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Edited Transcript of KNL.N earnings conference call or presentation 26-Oct-20 9:30pm GMT

·21 min read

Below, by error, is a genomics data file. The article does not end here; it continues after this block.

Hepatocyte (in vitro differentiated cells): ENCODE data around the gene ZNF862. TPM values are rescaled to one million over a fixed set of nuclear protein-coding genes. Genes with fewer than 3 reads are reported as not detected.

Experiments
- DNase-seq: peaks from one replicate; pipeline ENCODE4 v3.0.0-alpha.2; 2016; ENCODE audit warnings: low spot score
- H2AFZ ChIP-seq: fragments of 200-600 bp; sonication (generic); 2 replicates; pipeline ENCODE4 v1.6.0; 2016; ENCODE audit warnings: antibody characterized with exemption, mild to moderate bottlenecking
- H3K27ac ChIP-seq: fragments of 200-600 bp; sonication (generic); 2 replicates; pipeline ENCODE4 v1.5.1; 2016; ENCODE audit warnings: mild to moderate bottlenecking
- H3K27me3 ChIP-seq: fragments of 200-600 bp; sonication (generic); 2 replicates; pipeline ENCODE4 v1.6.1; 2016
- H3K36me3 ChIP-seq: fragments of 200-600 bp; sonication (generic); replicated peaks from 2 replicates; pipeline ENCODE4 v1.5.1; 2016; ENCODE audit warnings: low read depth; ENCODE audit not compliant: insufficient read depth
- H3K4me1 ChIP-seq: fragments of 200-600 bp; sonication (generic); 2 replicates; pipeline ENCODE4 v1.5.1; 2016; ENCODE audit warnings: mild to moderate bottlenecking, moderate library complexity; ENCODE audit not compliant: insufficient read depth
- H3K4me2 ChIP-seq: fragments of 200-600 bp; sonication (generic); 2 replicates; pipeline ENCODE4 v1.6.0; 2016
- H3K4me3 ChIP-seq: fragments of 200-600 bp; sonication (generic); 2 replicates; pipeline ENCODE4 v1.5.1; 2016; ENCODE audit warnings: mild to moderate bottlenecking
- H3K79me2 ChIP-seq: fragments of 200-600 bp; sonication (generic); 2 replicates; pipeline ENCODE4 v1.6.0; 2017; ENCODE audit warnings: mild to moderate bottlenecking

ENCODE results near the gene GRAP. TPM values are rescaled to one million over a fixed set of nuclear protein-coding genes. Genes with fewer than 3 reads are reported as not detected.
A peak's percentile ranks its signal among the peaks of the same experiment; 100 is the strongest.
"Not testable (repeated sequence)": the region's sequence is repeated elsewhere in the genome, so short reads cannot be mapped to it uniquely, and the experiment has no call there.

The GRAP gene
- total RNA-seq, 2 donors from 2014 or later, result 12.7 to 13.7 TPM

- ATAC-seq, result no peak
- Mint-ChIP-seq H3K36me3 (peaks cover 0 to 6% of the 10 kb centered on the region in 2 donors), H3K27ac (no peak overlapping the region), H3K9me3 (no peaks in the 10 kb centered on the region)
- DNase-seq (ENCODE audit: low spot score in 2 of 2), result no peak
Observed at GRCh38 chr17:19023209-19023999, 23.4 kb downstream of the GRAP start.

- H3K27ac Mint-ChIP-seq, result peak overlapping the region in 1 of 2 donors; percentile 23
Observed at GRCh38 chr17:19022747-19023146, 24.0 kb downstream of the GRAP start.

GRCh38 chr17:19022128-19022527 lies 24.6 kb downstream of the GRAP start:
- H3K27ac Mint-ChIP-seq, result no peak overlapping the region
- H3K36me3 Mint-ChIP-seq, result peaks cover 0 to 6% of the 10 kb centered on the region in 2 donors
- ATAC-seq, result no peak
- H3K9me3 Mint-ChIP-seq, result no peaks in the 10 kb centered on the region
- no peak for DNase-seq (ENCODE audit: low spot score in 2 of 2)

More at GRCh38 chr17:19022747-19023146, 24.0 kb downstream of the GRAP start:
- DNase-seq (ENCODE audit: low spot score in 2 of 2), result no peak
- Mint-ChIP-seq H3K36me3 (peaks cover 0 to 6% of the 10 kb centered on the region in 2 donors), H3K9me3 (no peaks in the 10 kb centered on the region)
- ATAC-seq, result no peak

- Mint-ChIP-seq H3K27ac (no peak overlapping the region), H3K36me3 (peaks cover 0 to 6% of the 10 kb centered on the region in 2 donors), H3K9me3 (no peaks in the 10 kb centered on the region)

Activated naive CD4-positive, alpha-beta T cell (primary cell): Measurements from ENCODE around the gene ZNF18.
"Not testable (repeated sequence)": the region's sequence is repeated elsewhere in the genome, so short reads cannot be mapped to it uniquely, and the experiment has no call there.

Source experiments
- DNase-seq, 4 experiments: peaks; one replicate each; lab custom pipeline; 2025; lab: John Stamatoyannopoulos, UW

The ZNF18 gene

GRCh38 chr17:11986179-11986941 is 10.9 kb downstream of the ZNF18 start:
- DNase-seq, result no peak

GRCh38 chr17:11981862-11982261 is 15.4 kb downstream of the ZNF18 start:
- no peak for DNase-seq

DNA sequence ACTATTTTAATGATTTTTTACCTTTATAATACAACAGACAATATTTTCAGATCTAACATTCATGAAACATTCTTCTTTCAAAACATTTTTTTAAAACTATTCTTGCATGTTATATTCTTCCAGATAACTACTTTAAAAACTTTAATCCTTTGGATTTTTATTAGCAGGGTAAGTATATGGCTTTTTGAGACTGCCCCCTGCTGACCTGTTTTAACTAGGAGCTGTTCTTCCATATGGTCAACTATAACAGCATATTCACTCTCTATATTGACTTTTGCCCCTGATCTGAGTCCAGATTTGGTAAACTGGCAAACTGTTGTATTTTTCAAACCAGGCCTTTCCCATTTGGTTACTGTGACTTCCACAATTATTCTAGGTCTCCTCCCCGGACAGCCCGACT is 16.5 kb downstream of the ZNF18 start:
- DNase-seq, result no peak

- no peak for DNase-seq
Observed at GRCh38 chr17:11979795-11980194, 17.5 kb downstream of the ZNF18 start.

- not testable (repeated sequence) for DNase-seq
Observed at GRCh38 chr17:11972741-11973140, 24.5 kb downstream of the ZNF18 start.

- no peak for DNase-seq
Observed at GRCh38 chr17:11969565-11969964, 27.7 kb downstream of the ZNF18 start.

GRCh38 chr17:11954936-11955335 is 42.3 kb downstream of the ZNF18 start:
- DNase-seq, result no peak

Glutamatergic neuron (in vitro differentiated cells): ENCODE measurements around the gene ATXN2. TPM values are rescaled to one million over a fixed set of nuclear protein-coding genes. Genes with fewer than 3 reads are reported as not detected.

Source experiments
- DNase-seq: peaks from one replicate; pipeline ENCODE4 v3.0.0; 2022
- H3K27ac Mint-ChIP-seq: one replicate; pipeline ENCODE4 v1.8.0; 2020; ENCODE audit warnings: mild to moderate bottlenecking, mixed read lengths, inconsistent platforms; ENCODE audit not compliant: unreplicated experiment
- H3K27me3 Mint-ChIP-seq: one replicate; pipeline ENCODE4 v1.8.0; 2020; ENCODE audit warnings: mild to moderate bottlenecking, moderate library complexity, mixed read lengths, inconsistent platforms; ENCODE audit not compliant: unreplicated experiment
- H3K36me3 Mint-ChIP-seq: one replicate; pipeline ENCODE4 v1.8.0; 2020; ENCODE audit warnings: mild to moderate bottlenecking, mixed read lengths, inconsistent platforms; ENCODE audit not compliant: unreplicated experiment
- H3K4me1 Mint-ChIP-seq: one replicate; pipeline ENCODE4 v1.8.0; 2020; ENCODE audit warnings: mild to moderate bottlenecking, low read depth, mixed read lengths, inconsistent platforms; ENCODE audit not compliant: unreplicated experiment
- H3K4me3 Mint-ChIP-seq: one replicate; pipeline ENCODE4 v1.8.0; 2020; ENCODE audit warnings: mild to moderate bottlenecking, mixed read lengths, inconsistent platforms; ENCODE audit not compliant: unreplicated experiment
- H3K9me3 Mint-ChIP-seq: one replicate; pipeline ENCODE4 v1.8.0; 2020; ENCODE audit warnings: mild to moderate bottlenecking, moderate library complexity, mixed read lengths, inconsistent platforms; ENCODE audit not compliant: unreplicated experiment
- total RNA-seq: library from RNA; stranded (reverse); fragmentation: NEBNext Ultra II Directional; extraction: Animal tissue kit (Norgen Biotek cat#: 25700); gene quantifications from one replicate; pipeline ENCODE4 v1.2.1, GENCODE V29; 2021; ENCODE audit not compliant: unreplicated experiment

Q3 2020 Knoll Inc Earnings Call EAST GREENVILLE Dec 4, 2020 (Thomson StreetEvents) -- Edited Transcript of Knoll Inc earnings conference call or presentation Monday, October 26, 2020 at 9:30:00pm GMT TEXT version of Transcript ================================================================================ Corporate Participants ================================================================================ * Andrew B. Cogan Knoll, Inc. - Chairman & CEO * Charles W. Rayfield Knoll, Inc. - Senior VP & CFO ================================================================================ Conference Call Participants ================================================================================ * Gregory John Burns Sidoti & Company, LLC - Senior Equity Research Analyst * Steven Ramsey Thompson Research Group, LLC - Senior Equity Research Analyst ================================================================================ Presentation -------------------------------------------------------------------------------- Operator [1] -------------------------------------------------------------------------------- Good afternoon, everyone, and welcome to the Knoll, Inc. Third Quarter 2020 Question-and-Answer Session. This call is being recorded. This call is also being webcast. In addition, this call may offer statements that are forward-looking, including, without limitation, statements regarding Knoll's long-term revenue and profitability growth goals. Future outlook for the industry and economy, ability to integrate acquired businesses and expectations with respect to future leverage. These forward-looking statements are based largely on the company's current expectations but are subject to a number of risks and uncertainties, certain of which are beyond the company's control. Actual results may differ materially from forward-looking statements as a result of many factors, including the factors and risks identified and described in Knoll's annual report on Form 10-K and its other filings in the Securities and Exchange Commission. These cautionary statements are particularly relevant in the current environment where the COVID-19 pandemic has created significant uncertainty. All of our forward-looking statements today should be considered within the context of that uncertainty. The call today may also include references to non-GAAP financial measures. Reconciliation of these measures to the most comparable GAAP financial measures are included in the earnings letter released earlier today. I will now turn the call over to Mr. Andrew Cogan, the Chairman and CEO of Knoll, for the opening remarks. -------------------------------------------------------------------------------- Andrew B. Cogan, Knoll, Inc. - Chairman & CEO [2] -------------------------------------------------------------------------------- Thank you. Good afternoon, everyone. We hope this finds you, and you're safe and well. Today, we announced solid financial results for the third quarter as our e-commerce business grew 434% compared to the prior year and higher-margin residential sales, comprising approximately 1/3 of our business, up dramatically from 1/5 a year ago, grew a total of 39%. Knoll, Inc. sales of $309 million declined 13% in the third quarter, driven primarily by decline in office sales of approximately 25%. Total shipments during the quarter benefited from elevated backlog levels heading into the period, and we are pleased that we saw a sequential improvement in incoming order activity from the very depressed levels we experienced in the second quarter. Nonetheless, orders are still tracking below current shipment levels. With the fall starts and delayed return to the workplace for most of our corporate clients, we continue to see a significant number of new office projects being delayed, even in cases where buildings have been completed and we've been awarded the furnishings. Over long term, no doubt, the office will remain an indispensable part of the workplace ecosystem, and we should see a nice bump when businesses do return to the office. But that landscape will be a synthesis that includes a more permanent work-from-home component in an overall environment that continues to elevate the importance of a well-designed home. The workplace itself will more likely be a we space than a me space as at the crux it becomes a space for collaboration, both in person and with colleagues working remotely. The pressure to create workplaces that draw workers in will only increase as the options of where people can work also grows. All this bodes well for a design-different brand like Knoll with a robust collaborative and ancillary product capabilities. Let me add that we are particularly proud of the results we have reported and the strategies that will guide us forward. There may be those who are daunted by the challenges posed by the pandemic, particularly in the office space. But we believe, if anything, the pandemic has helped to accelerate the long-term trends that we are already building at Knoll to take head on. Now we just have to keep pivoting harder and faster, but the opportunity is there, the pieces are in place, and we can see the excitement in our teams. We're happy now to take your questions. ================================================================================ Questions and Answers -------------------------------------------------------------------------------- Operator [1] -------------------------------------------------------------------------------- (Operator Instructions) Our first question comes from the line of Greg Burns from Sidoti & Company. -------------------------------------------------------------------------------- Gregory John Burns, Sidoti & Company, LLC - Senior Equity Research Analyst [2] -------------------------------------------------------------------------------- I just wanted to first get into the order patterns in terms of workplace. Could you just maybe give us some more quantitative numbers around how much orders were down in the third quarter, maybe relative to the second quarter? And how they've trended in the first part of the fourth quarter? -------------------------------------------------------------------------------- Andrew B. Cogan, Knoll, Inc. - Chairman & CEO [3] -------------------------------------------------------------------------------- Well, Greg, good to hear from you. Listen, we saw a really nice sequential improvement from Q2 into Q3 in our overall order patterns. When we look at the BIFMA data, I think over the last 3, 4, 5 months, the industry is down around 32%, 33% on the workplace side, and we've done nicely better than that. I think for us, the crux is a little bit less what's happening in the workplace part, but what's happening in all the other channels and all the other ways people are working. And there, as you can see from our -- what we talked about today, we saw really solid growth in our work-from-home business, in our e-commerce business and in our residential businesses. And now today, that's 30% and growing of our mix, while we expect the workplace to continue to be challenged. As we talked about in the commentary we shared with our earnings release, we think you're probably looking at 30% to 40% decline in BIFMA demand over the 2021 period, bottoming somewhere in '22 and then starting to turn up. But again, we're pleased to see our orders declining less than the industry at this point. -------------------------------------------------------------------------------- Gregory John Burns, Sidoti & Company, LLC - Senior Equity Research Analyst [4] -------------------------------------------------------------------------------- Okay. And I guess that view around the -- in the press release around the BIFMA market shrinking 20% and kind of this view for the 30% to 40% decline over the next few quarters at least, is that shaped by any change in kind of conversations you're having with your customers, what you're seeing? Or is it just recovery taking longer or maybe have things gotten any incrementally worse over the last few months or quarters? -------------------------------------------------------------------------------- Andrew B. Cogan, Knoll, Inc. - Chairman & CEO [5] -------------------------------------------------------------------------------- No. Actually, I think things have gotten incrementally better, particularly in terms of our mix of business. Again, I think we -- when we were talking in the last call, we were talking about maybe 20% shipment declines in the back half. And you can see we did better in the third quarter. So I think our view actually has improved. But I think, in part, it's improved because, again, the mix of our business is substantively different at this point than someone who would be 100% workplace-oriented. And we think it's important that as people start looking at the space, they start to differentiate where everyone is kind of positioned. I think as we look at the industry, to me, this feels a lot like the 2001 to 2004 decline. I mean you look at sublease levels right now, they're above the dot-com levels. You look at the kind of absorption, it reminds me of those periods. You look at the kind of leasing activity, which is much more renewal than new space-oriented. So I could easily see a market that's down. Again, the BIFMA stuff is tracking down 30% this year, maybe another 10% next year. Then you start to get some stabilization and improvement. So no, I don't think our view has changed at all. I mean, our pipeline is not down as badly as the BIFMA data, number one. But what we are seeing is the incoming opportunities are -- the number of incoming opportunities are kind of consistent with that decline in BIFMA. So I just think that's the reality. And the key for us is that the more people and the longer people are staying at home that bodes really well for the pivot to work from home that we are really well positioned to take advantage of and to benefit not only from the e-commerce piece of it on the work-from-home piece, but on the living-at-home piece. So again, I think that's going to be what differentiates us through this cycle. But pure-play BIFMA, we think, is down 30% to 40% over the next 2 years. -------------------------------------------------------------------------------- Gregory John Burns, Sidoti & Company, LLC - Senior Equity Research Analyst [6] -------------------------------------------------------------------------------- Okay. Great. Let's talk about, I guess, that e-commerce in a little bit. The -- very strong growth in this quarter. I know last quarter, you talked about maybe some supply or inventory constraints. Did that affect you at all this quarter? Has that been all cleaned up? And I know it was restricting some of your investment around marketing dollars there because you didn't have the inventory to support the demand. So are we all caught up there? And are you ready to really step on the gas a little bit on that side of the business? -------------------------------------------------------------------------------- Andrew B. Cogan, Knoll, Inc. - Chairman & CEO [7] -------------------------------------------------------------------------------- Yes. We're all caught up there, which is great. We'll be stepping up on the marketing side, particularly as you head into like Cyber Monday and Black Friday and all the holidays in November and December. So we're looking forward to that. We've expanded the offering both on the fully side of things, and they're really well positioned, but we're also expanding it in 2 other ways. One, globally, we actually have a really nice and fast-growing work-from-home position in Europe. So it's not just a North America phenomenon. And then on the second side, the whole Knoll plus Muuto work from home, which we really launched in the middle of July, that's really gaining momentum, and we're pleased with how that's going. So it's not a -- it's not just on a fully front, it's more multifaceted and increasingly global effort that we're really pleased with. And I would just point out that, that channel, in general, is about twice as profitable as the kind of traditional office channel. So you don't need a dollar-for-dollar transition to capture some good margin stuff. So again, there'll still be headwinds going through this year into next. But I think we're encouraged that from a profitability and mix standpoint, ultimately, that will be more helpful. -------------------------------------------------------------------------------- Gregory John Burns, Sidoti & Company, LLC - Senior Equity Research Analyst [8] -------------------------------------------------------------------------------- Okay. And then obviously, 400-plus percent growth this quarter. Can you give us maybe a sense of your -- maybe that was a little bit of a catch-up from last quarter, some of the supply constraints. But could you give us a sense of maybe the order patterns there? Or what kind of growth maybe you're still expecting from that channel over the next quarter or 2? -------------------------------------------------------------------------------- Andrew B. Cogan, Knoll, Inc. - Chairman & CEO [9] -------------------------------------------------------------------------------- Yes. Well, I mean, again, I think the interesting is today, residential, which includes work from home and living at home is about 30% of our sales. It was 20% a year ago. So I think you'll continue to see our mix move maybe more 2/3, 1/3. I think you'll see 60-40, you'll see more evolution of that, number one. And in terms of the growth rate, I would continue to expect to see that business double over the next couple of quarters, they will grow 400%, but I'd be happy with 100%, 150% growth, as we continue to move forward there. We're certainly seeing it in the traffic and the conversion rates and all that kind of data, we're seeing encouraging trends. And we have a lot more products and again, marketing effort coming into that space in the fourth quarter, and I imagine will carry over into next year. -------------------------------------------------------------------------------- Gregory John Burns, Sidoti & Company, LLC - Senior Equity Research Analyst [10] -------------------------------------------------------------------------------- Okay. And maybe we can get Charles in here. I just had a question about the restructuring you announced, the $23 million of savings. How should we expect that to be kind of realized over the next couple of quarters? And is that a net number? Or do you plan on reinvesting some of that back into the business? -------------------------------------------------------------------------------- Charles W. Rayfield, Knoll, Inc. - Senior VP & CFO [11] -------------------------------------------------------------------------------- Yes. Greg, thanks so as we announced, we've got about $23 million of annualized savings. So we would expect it to be generally spread over the course of the year fairly evenly. We have some actions ranging from head count reduction to some future actions with a few facility closures, et cetera. But that's generally a net number. There might be some additional spend around marketing dollars and things like that. But generally speaking, that's a net number. And then against that, you've got a couple of things coming back next year in terms of incentives, a couple of things. In addition to that, we've got some onetime benefits this year from some of the government programs that were going on. So those will return next year. But generally speaking, we've taken out about $60 million out of the business going into -- going into 2021. And so there's a little bit coming back next year, as I mentioned. From the restructuring actions, it's about $50 million of total savings coming from that split about 50-50 between COGS and OpEx. But basically, it's setting us up nicely going into next year to achieve bottom line results of higher single-level margins and EBITDA, adjusted EBITDA, maybe lower double digits. -------------------------------------------------------------------------------- Gregory John Burns, Sidoti & Company, LLC - Senior Equity Research Analyst [12] -------------------------------------------------------------------------------- Okay. So with the restructuring that still keeps you, I guess, in line with that 20% to 25% to 30% range, incremental margin kind of model. It's how we should think about it still. -------------------------------------------------------------------------------- Charles W. Rayfield, Knoll, Inc. - Senior VP & CFO [13] -------------------------------------------------------------------------------- Yes, I think that's right. So as we finish this year, we're expecting still 25% to 30% deleveraging of EBITDA. But I think you're right. We're hoping to get some expansion next year, but still as we go into next year, expecting to get upper single digits of EBITDA, lower double digits. -------------------------------------------------------------------------------- Operator [14] -------------------------------------------------------------------------------- Your next question comes from the line of Steven Ramsey from Thompson Research Group. -------------------------------------------------------------------------------- Steven Ramsey, Thompson Research Group, LLC - Senior Equity Research Analyst [15] -------------------------------------------------------------------------------- I guess to start on the more digging on e-commerce. Can you maybe share -- to make sure I understand for this quarter, the resi versus workplace sales from e-commerce in Q3? And then thinking longer term, as you move towards that $200 million of e-commerce sales, I guess, is there a time frame on hitting the $200 million mark? And as you get to that number, do you envision that having more resi content than workplace? And with that, maybe you can dig in on the driver for better margins in that segment being residential versus workplace or any other factors that drive that. -------------------------------------------------------------------------------- Andrew B. Cogan, Knoll, Inc. - Chairman & CEO [16] -------------------------------------------------------------------------------- Sure. Let me try and start at that. So of the residential business, which again, I said, was about 1/3 of our 30% of our sales in the quarter, about 1/3 of that 1/3 was e-commerce-related. So that's kind of -- so 2/3 kind of bricks-and-mortar are KnollStudio, are HOLLY HUNT. And KnollStudio had a strong quarter. Muuto had a quarter of growth. So I'm pleased to see that Muuto's back to growth, Studio is back to growth. And that goes through multiple channels. It goes through dealers, residential dealers. It goes through e-tailers and retailers in North America and in Europe. And then you have kind of HOLLY HUNT business, which we also saw, as you move through the quarter, nice growth. I mean people clearly are spending more money on their homes. Everyone's kind of cooped up a little bit more. So you see things you need to improve. We believe residential furnishings have really moved up the discretionary ladder in terms of people maybe aren't traveling as much, aren't going out as much, aren't spending as much on entertainment. And so they're spending more in their homes. So we're really a beneficiary of that, whether it's Muuto, whether it's KnollStudio or whether it's HOLLY HUNT. And it was encouraging to see even the trends at HOLLY HUNT as we move through the quarter, that business now, as we enter the fourth, get back on a path to growth again. So I think that's encouraging. So that's 2/3 of the business. The other 1/3 is really more of the e-commerce work-from-home business. So again, if you take those ratios, you're thinking something in the $300 million, $400 million of our revenue is annually on a residential basis. And then you can say 1/3 of that is e-commerce. And I do believe we can take that 1/3 and grow at 50% next year and 100% over the next 2 years. I think we're benefiting both from -- when we look at our market projections, we believe the work-from-home market will double in size. And we believe it's going to be a -- it's not just a trend, but it's a more permanent feature of, as we're talking about kind of the ecosystem of how people will be working. And you read all the stuff. I'm sure you're reading all the stuff we're reading, it looks like 15%, 20%, 25% of folks are going to spend some time working at home, and I think people have enjoyed, to some extent, the flexibility that it offers them. And so we think that's -- whether it's learning from home, working from home, that will drive a sustainable growth in that part of the market. And we have both the digitally native and then a business where kind of from the ground up building. So I think we're particularly well positioned with multiple channels and a broad range of products that we can really omnichannel market and move through multiple channels, work in the office, then we can repurpose those to work from home. And I'll give you 1 example. One of our best-selling shares is our regeneration share. And it's a well-priced share. It does great in work in office, but it does great and work from home, and now we'll be introducing some more residential-oriented colors of those products. We've got a broad range of tops and things that we do on the workplace side, we can now offer those on the residential side. So I think we're really nicely positioned to benefit kind of however this ultimately plays out. Did I give you enough on this, Steven? -------------------------------------------------------------------------------- Steven Ramsey, Thompson Research Group, LLC - Senior Equity Research Analyst [17] -------------------------------------------------------------------------------- Well, yes, that is helpful, certainly. And I guess to get more color there on the margin improvement being -- or the margins being better through e-comm than traditional workplace, is that because of more resi content in that? Or are there other drivers that caused that margin improvement. -------------------------------------------------------------------------------- Andrew B. Cogan, Knoll, Inc. - Chairman & CEO [18] -------------------------------------------------------------------------------- Well, I think the crux of it is you're selling one of this or one of that. And you're not discounting it like you're selling a $5 million project. So I think it's primarily in the pricing where you get the advantage. I mean there's some disadvantages because the transportation is a little more expensive and things like that. But overall, it's just higher-margin business. And on the adjusted EBITDA line, as Charles was talking about, it's well above our targeted upper-single, low double-digit EBITDA margins in that piece of the business. -------------------------------------------------------------------------------- Steven Ramsey, Thompson Research Group, LLC - Senior Equity Research Analyst [19] -------------------------------------------------------------------------------- Great. Okay. That makes sense. On your discussions with customers on delays for spending for offices, can you maybe share more on the tone of those conversations? Are they getting better or worse? And is there any meaningful change from the second quarter in these conversations? -------------------------------------------------------------------------------- Andrew B. Cogan, Knoll, Inc. - Chairman & CEO [20] -------------------------------------------------------------------------------- Yes. I mean, I think it's pretty obvious, but I mean with the pandemic raging, people are delaying their return to work. And I think, ultimately, it's going to take a vaccine, easier access to testing. And then you'll see more people return to work. There's some good data that we look at in terms of various return-to-work parameters and things like that where people track. And I think if you look at the top 10 cities right now, at most 25%, 26% of folks have returned to work. And when you look at it by geography, the Chicago -- I mean, the kind of the areas, the Chicago, San Francisco, D.C., those are some of the worst areas, New York is below the 27% average. You got a few areas maybe in Texas that are above it. But in general, I think until people start returning to work in mass, we won't see meaningful improvement in the kind of industry run rate. And I think that's what we're hearing. I mean, we've got, I don't know, $70 million, $80 million of awarded business right now that's kind of on hold, pending people return to work. And so our best guess now is that sometime in the back half of next year, you'll start to see an acceleration of folks returning to work, and we should see a nice bump from that. But I think until then, it's going to be leaning into work from home. It's going to be driving the residential businesses because we're all going to be at home, and we're going to be spending more money on our homes. And that's where I think the action is going to be for the next 12 months. -------------------------------------------------------------------------------- Steven Ramsey, Thompson Research Group, LLC - Senior Equity Research Analyst [21] -------------------------------------------------------------------------------- Great. And then last one for me, focusing more on specifically the government vertical since that's a stronger vertical for you guys. Can you talk about the performance in this market is diverging from general commercial office space? -------------------------------------------------------------------------------- Andrew B. Cogan, Knoll, Inc. - Chairman & CEO [22] -------------------------------------------------------------------------------- Yes. I mean I think the federal government has been stronger, but the state and local has been weaker. So I think they've kind of washed each other out, in general. But clearly, the combined government, I think, has been stronger than the corporate piece. I also think we were maybe expecting a little more quickly on the corporate side, a focus on return-to-work enhancements. So we've done a lot of work on screens and space division and new ways of laying things out, but even in that area where we've got all those products and we're really having active conversation with clients, even in that area, I think their attitude is, well, we're not going to race to do that until we get some more confidence about when we can bring people back to work. And so again, I think that's probably a few quarters out. -------------------------------------------------------------------------------- Operator [23] -------------------------------------------------------------------------------- (Operator Instructions) We don't have any more questions on queue. I will turn the call back to Mr. Andrew Cogan for the closing remarks. -------------------------------------------------------------------------------- Andrew B. Cogan, Knoll, Inc. - Chairman & CEO [24] -------------------------------------------------------------------------------- Well, thank you all again for your continued interest in Knoll. Stay safe and go vote. Take care, everybody. Goodbye. -------------------------------------------------------------------------------- Operator [25] -------------------------------------------------------------------------------- Ladies and gentlemen, that concludes today's conference call. Thank you for participating. You may now disconnect.